The Springfield mother of a local man who died in the Colorado theater shooting said after learning of the deadly rampage in Oregon that she wishes mass killings would stop.
Jerri Jackson, whose son Matt McQuinn was killed by a mass shooter in 2012 while watching a midnight showing of “The Dark Knight Rises,” said she has sympathy for the victims and families of those who were injured or died Thursday at Umpqua Community College.
“I think more about those who are left behind, especially the parents who are going to have to go through missing their kids. No more holidays. No more birthdays. And then the ones who survived and have to live with this for the rest of their lives,” Jackson said. “I wish I could wave a magic wand and all of this would just stop. But I don’t know what the answer is. I wish I did.”
Jackson’s comments came a day after Chris Harper Mercer killed at least nine and wounded seven others Thursday at the community college in Roseburg, Ore. Mercer died after a shootout with police.
Clark County Sheriff Gene Kelly sent a message to his staff Friday morning telling them to be prepared because a mass shooting could happen in any community.
“My message was to all of my command staff to go over training every single shift, to make sure everybody is following our guidelines, our training, making sure they are wearing their vest and taking every precaution,” Kelly said. “They might think, ‘I’m just working a ball game. I’m just working at the cinema.’ But those could be potential sites where there could be gunfire and violence erupts so they have to be vigilant and prepared.”
President Barack Obama expressed frustration over the lack of gun control legislation following the shooting.
“We are the only advanced country that sees these kinds of mass shootings every few months,” Obama said.
Jackson said she favors background checks and responsible gun use. But said there needs to be more education on conflict resolution.
Ohioans for Concealed Carry spokesman Phillip Mulivor offered his condolences to families of those killed in gun tragedies. But he said stricter gun laws aren’t the answer.
Mulivor’s organization advocates for lawful, qualified people to be allowed to carry guns on college campuses like they can in coffee shops, stores and other businesses.
“If you or somebody that you love had been in that classroom in the middle of that horrific scene, wouldn’t you have wanted somebody, some good guy, a lawful, law-abiding gun owner, to be carrying a gun to defend the slaughter of those good, sweet, innocent people,” Mulivor said.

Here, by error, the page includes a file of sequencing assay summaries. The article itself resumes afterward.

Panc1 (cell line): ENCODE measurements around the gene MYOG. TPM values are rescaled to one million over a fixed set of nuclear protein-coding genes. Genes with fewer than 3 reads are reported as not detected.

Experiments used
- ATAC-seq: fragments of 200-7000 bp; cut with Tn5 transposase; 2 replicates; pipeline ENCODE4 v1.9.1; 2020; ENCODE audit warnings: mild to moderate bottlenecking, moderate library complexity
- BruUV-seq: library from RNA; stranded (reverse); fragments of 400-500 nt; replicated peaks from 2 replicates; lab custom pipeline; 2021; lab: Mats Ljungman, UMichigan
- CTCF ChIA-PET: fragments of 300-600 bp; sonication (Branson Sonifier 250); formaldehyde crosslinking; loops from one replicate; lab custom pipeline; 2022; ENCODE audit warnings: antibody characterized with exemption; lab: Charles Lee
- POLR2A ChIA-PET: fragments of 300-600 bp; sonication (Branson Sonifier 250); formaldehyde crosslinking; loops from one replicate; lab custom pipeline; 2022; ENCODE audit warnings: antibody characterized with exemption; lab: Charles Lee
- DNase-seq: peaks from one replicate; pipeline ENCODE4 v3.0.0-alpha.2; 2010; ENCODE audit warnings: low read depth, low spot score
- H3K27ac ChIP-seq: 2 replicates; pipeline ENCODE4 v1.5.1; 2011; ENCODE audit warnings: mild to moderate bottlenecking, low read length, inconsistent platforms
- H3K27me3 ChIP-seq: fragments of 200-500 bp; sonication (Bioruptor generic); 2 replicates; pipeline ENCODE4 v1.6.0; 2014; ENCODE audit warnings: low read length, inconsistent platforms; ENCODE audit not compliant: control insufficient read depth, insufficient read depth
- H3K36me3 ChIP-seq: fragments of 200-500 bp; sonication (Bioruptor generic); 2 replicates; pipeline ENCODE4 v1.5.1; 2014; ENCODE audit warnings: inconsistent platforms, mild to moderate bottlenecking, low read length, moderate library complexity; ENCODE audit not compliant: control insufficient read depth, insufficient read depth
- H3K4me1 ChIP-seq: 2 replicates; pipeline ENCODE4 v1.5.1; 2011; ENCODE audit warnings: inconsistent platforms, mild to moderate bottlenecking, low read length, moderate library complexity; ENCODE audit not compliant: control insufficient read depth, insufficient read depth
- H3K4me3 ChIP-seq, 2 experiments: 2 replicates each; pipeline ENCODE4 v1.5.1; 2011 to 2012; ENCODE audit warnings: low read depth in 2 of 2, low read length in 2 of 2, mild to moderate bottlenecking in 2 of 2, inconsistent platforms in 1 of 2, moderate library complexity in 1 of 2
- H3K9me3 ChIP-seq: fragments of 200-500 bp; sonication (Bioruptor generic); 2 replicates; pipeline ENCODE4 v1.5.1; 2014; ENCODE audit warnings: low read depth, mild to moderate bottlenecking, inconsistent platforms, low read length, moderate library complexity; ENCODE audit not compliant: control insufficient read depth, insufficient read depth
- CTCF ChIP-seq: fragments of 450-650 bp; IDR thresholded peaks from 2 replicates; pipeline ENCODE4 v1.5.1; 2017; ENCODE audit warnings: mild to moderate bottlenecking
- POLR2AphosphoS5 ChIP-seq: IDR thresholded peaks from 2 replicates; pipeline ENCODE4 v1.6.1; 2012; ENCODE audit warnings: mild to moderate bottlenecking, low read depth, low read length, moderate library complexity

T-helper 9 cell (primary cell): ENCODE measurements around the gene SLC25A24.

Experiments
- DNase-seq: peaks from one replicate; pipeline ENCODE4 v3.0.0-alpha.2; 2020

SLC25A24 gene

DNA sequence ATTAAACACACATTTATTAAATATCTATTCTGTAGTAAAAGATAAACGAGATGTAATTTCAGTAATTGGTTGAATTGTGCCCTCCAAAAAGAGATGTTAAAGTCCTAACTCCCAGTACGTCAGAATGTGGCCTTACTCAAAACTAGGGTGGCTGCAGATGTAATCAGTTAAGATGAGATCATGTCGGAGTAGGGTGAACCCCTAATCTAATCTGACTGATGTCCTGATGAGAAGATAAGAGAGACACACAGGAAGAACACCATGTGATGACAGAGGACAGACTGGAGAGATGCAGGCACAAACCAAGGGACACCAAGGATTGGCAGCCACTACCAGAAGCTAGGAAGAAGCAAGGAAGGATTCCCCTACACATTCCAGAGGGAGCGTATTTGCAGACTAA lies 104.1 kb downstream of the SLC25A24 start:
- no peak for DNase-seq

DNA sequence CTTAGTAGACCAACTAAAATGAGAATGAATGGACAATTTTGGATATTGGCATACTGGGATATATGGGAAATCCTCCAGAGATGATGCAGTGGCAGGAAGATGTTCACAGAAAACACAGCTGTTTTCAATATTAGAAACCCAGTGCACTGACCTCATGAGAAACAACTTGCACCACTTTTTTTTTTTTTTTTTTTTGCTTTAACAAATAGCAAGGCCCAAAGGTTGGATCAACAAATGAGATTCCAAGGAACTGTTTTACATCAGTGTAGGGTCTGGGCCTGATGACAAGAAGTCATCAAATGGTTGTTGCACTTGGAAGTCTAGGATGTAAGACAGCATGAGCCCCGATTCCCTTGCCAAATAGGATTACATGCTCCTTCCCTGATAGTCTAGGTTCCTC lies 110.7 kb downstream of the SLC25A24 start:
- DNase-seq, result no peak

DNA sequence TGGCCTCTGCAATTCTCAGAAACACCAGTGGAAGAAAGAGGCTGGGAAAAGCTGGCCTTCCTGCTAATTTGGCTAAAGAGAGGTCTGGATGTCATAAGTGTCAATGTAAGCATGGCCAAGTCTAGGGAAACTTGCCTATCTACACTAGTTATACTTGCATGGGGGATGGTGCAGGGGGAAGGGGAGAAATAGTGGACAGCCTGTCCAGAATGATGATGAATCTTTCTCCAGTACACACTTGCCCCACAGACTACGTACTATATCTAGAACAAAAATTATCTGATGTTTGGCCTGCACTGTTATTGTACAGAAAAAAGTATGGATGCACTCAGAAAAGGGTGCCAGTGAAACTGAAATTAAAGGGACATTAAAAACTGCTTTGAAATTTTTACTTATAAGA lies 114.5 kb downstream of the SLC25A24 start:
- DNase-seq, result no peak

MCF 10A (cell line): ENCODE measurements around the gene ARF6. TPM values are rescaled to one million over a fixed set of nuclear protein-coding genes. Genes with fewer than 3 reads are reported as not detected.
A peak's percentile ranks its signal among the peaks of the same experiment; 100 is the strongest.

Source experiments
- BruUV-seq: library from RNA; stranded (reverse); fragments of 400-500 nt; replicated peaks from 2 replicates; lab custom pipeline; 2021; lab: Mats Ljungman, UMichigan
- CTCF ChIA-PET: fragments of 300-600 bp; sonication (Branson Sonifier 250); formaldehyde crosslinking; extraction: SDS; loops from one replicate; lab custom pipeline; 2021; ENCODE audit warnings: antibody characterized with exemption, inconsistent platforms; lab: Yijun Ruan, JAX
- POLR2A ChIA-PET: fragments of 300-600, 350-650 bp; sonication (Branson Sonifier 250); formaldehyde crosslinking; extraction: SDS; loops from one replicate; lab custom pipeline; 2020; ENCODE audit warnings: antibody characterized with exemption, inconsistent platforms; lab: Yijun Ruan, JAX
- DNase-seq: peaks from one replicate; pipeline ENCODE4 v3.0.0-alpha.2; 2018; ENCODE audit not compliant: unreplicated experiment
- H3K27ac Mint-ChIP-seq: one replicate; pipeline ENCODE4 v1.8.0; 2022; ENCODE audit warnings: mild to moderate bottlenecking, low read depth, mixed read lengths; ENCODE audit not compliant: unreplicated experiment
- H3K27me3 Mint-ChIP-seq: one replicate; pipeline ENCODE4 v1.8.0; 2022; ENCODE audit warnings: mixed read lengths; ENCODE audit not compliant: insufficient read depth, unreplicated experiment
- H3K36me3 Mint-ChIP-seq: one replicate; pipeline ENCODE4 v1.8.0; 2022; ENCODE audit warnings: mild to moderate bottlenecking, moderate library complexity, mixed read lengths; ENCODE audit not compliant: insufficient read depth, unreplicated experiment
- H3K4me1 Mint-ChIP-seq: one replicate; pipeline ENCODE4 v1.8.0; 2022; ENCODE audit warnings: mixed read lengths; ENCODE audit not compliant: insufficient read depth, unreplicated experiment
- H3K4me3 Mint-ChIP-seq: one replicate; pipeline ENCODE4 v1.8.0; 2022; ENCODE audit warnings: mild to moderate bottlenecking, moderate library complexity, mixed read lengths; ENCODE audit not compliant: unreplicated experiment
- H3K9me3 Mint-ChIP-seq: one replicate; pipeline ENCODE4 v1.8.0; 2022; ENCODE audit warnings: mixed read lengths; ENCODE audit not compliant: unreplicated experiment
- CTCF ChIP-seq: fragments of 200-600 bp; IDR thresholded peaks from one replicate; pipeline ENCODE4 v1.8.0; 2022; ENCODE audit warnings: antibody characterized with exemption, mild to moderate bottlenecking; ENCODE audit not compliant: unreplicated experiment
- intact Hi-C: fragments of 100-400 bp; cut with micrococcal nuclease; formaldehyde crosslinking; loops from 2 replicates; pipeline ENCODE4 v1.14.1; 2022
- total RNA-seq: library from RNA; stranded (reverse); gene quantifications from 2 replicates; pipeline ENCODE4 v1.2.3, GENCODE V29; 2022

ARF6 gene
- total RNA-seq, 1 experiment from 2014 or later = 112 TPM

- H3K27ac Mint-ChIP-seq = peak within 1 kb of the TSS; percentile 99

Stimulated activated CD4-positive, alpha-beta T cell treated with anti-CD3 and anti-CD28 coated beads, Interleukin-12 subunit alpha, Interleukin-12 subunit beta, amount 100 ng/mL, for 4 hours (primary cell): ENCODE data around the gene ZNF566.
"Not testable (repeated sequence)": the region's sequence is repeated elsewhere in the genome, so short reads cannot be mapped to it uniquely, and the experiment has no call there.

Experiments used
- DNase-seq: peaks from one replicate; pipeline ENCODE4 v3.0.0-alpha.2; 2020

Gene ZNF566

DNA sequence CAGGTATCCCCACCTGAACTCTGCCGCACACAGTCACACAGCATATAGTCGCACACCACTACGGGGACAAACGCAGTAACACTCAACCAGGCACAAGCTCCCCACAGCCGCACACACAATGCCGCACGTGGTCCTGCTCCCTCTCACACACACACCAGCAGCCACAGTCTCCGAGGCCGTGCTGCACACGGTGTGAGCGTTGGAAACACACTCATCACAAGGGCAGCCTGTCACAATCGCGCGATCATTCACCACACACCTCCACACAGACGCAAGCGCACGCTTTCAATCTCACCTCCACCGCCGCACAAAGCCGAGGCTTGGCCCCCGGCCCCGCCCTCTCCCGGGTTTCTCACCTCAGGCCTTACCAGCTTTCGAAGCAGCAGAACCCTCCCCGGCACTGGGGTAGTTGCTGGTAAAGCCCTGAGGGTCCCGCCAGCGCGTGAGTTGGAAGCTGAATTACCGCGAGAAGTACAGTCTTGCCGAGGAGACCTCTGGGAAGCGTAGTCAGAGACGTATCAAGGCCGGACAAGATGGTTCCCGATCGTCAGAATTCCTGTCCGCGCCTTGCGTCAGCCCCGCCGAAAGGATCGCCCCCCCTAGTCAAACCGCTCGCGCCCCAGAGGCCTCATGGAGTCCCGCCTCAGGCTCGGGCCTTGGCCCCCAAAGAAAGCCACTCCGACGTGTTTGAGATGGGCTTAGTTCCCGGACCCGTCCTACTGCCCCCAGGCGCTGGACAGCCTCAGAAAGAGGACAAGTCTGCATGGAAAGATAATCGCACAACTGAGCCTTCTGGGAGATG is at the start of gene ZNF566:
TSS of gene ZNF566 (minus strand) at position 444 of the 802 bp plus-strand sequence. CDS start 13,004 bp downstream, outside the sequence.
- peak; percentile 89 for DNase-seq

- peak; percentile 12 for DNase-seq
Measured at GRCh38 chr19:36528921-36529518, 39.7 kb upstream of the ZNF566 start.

Jennifer Thorne, executive director of the Ohio Coalition Against Gun Violence, said mass killings keep happening because a lack of gun regulations. She called on lawmakers to take action.
“The culture of fear that the gun lobby is so good at inspiring in order to protect the bottom line of their clients, the gun manufacturers, has made it extremely difficult to have really broad, commonsense gun regulations passed,” she said.
State Rep. Kyle Koehler said his prayers go out to the victims and the families of the Oregon mass shooting.
Koehler, who sponsored legislation to clarify how concealed carry permit holders may possess handguns in school safety zones, said he was disappointed Obama politicized the tragic shooting in Oregon.
The Springfield Republican pointed to Chicago, where Obama once lived. It has strict gun laws but more than 100 people were shot there over the past two weekends, Koehler said, but the president didn’t talk about that tragedy as he did with the victims in Oregon.
“In my opinion, I don’t believe we have an issue with guns,” Koehler said. “I believe we have an issue with society being raised to treat people the way that this shooter did … Children more and more have no respect for life.”
Jackson questioned how many of these mass shootings are copy cats and whether kids needs more education on how to handle anger or mental health issues. Media coverage may also be an issue because shooters want the notoriety, she said.
“Rather than going out and shooting somebody, go talk to somebody,” Jackson said.
She still struggles with the loss of her son more than three years after his death.
“It’s not getting any easier,” Jackson said.
Thank you for reading the Dayton Daily News and for supporting local journalism. Subscribers: log in for access to exclusive deals and newsletters.
Thank you for supporting in-depth local journalism with your subscription to the Dayton Daily News. Get more news when you want it with email newsletters just for subscribers. Sign up here.